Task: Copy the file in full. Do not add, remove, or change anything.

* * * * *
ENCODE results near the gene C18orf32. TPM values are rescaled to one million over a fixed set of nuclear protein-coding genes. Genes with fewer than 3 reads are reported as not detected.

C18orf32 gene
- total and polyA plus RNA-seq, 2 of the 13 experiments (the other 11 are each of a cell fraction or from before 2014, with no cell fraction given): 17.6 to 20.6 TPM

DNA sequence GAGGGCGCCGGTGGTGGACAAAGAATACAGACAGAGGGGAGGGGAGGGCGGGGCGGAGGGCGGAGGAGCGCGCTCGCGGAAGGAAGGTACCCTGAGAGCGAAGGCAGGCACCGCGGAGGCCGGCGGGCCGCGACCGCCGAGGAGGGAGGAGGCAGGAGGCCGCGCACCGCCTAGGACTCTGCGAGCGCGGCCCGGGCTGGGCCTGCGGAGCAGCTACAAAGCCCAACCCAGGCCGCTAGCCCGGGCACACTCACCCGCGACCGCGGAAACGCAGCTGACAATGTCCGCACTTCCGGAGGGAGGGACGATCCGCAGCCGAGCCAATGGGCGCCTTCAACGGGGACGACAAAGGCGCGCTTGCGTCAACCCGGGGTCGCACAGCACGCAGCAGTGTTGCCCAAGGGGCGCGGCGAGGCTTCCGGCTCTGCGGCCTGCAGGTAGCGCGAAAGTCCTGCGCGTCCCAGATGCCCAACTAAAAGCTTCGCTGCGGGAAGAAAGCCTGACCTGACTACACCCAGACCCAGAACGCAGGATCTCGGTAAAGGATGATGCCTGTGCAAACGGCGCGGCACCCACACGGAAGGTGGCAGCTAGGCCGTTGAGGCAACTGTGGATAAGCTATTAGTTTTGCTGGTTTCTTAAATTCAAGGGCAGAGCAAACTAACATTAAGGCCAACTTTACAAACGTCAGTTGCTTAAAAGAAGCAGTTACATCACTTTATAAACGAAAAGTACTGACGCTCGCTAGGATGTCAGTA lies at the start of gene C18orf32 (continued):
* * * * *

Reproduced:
ENCODE results near the gene C18orf32. TPM values are rescaled to one million over a fixed set of nuclear protein-coding genes. Genes with fewer than 3 reads are reported as not detected.

C18orf32 gene
- total and polyA plus RNA-seq, 2 of the 13 experiments (the other 11 are each of a cell fraction or from before 2014, with no cell fraction given): 17.6 to 20.6 TPM

DNA sequence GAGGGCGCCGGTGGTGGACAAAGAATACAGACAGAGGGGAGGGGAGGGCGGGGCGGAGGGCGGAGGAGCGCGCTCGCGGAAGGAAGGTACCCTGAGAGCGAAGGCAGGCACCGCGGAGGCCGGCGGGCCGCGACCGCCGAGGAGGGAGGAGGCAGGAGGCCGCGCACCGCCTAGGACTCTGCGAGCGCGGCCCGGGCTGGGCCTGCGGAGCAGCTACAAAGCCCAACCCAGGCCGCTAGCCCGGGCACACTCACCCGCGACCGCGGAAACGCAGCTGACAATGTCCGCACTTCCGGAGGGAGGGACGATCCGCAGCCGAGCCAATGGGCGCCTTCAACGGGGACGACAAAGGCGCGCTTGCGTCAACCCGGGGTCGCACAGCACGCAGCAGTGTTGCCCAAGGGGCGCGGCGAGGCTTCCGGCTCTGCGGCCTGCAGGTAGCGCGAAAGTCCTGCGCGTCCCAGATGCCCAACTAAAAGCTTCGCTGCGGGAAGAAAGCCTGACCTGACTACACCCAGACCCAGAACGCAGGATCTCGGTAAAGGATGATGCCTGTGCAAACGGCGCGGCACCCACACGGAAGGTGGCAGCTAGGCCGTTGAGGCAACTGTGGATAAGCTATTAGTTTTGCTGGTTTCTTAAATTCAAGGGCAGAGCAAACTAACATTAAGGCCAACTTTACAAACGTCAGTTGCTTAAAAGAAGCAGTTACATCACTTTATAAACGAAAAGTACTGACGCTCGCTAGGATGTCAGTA lies at the start of gene C18orf32 (continued):